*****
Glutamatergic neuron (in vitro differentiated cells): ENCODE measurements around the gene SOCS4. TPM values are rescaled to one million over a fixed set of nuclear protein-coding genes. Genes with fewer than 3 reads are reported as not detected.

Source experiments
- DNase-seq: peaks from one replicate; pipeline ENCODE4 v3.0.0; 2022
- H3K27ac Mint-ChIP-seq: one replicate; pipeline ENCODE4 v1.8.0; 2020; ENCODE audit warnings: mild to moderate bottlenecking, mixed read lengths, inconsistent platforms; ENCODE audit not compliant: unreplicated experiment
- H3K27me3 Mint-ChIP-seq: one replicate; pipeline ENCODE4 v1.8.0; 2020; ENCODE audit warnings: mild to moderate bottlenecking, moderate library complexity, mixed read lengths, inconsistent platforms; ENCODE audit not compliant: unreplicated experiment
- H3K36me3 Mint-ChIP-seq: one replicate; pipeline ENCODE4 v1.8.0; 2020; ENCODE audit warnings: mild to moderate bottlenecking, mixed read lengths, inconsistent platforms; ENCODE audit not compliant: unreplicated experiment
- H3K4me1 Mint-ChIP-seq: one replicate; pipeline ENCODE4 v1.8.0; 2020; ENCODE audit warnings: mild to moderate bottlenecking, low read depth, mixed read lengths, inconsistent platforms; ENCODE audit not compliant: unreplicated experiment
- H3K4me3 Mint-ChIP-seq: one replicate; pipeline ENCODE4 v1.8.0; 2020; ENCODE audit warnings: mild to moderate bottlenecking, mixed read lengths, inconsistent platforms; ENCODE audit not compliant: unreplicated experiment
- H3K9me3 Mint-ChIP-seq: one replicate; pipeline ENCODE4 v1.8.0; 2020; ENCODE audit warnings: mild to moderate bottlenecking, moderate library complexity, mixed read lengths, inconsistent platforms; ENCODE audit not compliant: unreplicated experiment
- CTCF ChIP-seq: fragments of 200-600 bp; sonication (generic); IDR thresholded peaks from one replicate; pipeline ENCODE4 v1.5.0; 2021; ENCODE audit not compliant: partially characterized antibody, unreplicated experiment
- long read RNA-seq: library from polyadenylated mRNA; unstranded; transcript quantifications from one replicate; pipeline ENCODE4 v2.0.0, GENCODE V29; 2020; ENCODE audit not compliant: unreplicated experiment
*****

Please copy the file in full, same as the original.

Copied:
Glutamatergic neuron (in vitro differentiated cells): ENCODE measurements around the gene SOCS4. TPM values are rescaled to one million over a fixed set of nuclear protein-coding genes. Genes with fewer than 3 reads are reported as not detected.

Source experiments
- DNase-seq: peaks from one replicate; pipeline ENCODE4 v3.0.0; 2022
- H3K27ac Mint-ChIP-seq: one replicate; pipeline ENCODE4 v1.8.0; 2020; ENCODE audit warnings: mild to moderate bottlenecking, mixed read lengths, inconsistent platforms; ENCODE audit not compliant: unreplicated experiment
- H3K27me3 Mint-ChIP-seq: one replicate; pipeline ENCODE4 v1.8.0; 2020; ENCODE audit warnings: mild to moderate bottlenecking, moderate library complexity, mixed read lengths, inconsistent platforms; ENCODE audit not compliant: unreplicated experiment
- H3K36me3 Mint-ChIP-seq: one replicate; pipeline ENCODE4 v1.8.0; 2020; ENCODE audit warnings: mild to moderate bottlenecking, mixed read lengths, inconsistent platforms; ENCODE audit not compliant: unreplicated experiment
- H3K4me1 Mint-ChIP-seq: one replicate; pipeline ENCODE4 v1.8.0; 2020; ENCODE audit warnings: mild to moderate bottlenecking, low read depth, mixed read lengths, inconsistent platforms; ENCODE audit not compliant: unreplicated experiment
- H3K4me3 Mint-ChIP-seq: one replicate; pipeline ENCODE4 v1.8.0; 2020; ENCODE audit warnings: mild to moderate bottlenecking, mixed read lengths, inconsistent platforms; ENCODE audit not compliant: unreplicated experiment
- H3K9me3 Mint-ChIP-seq: one replicate; pipeline ENCODE4 v1.8.0; 2020; ENCODE audit warnings: mild to moderate bottlenecking, moderate library complexity, mixed read lengths, inconsistent platforms; ENCODE audit not compliant: unreplicated experiment
- CTCF ChIP-seq: fragments of 200-600 bp; sonication (generic); IDR thresholded peaks from one replicate; pipeline ENCODE4 v1.5.0; 2021; ENCODE audit not compliant: partially characterized antibody, unreplicated experiment
- long read RNA-seq: library from polyadenylated mRNA; unstranded; transcript quantifications from one replicate; pipeline ENCODE4 v2.0.0, GENCODE V29; 2020; ENCODE audit not compliant: unreplicated experiment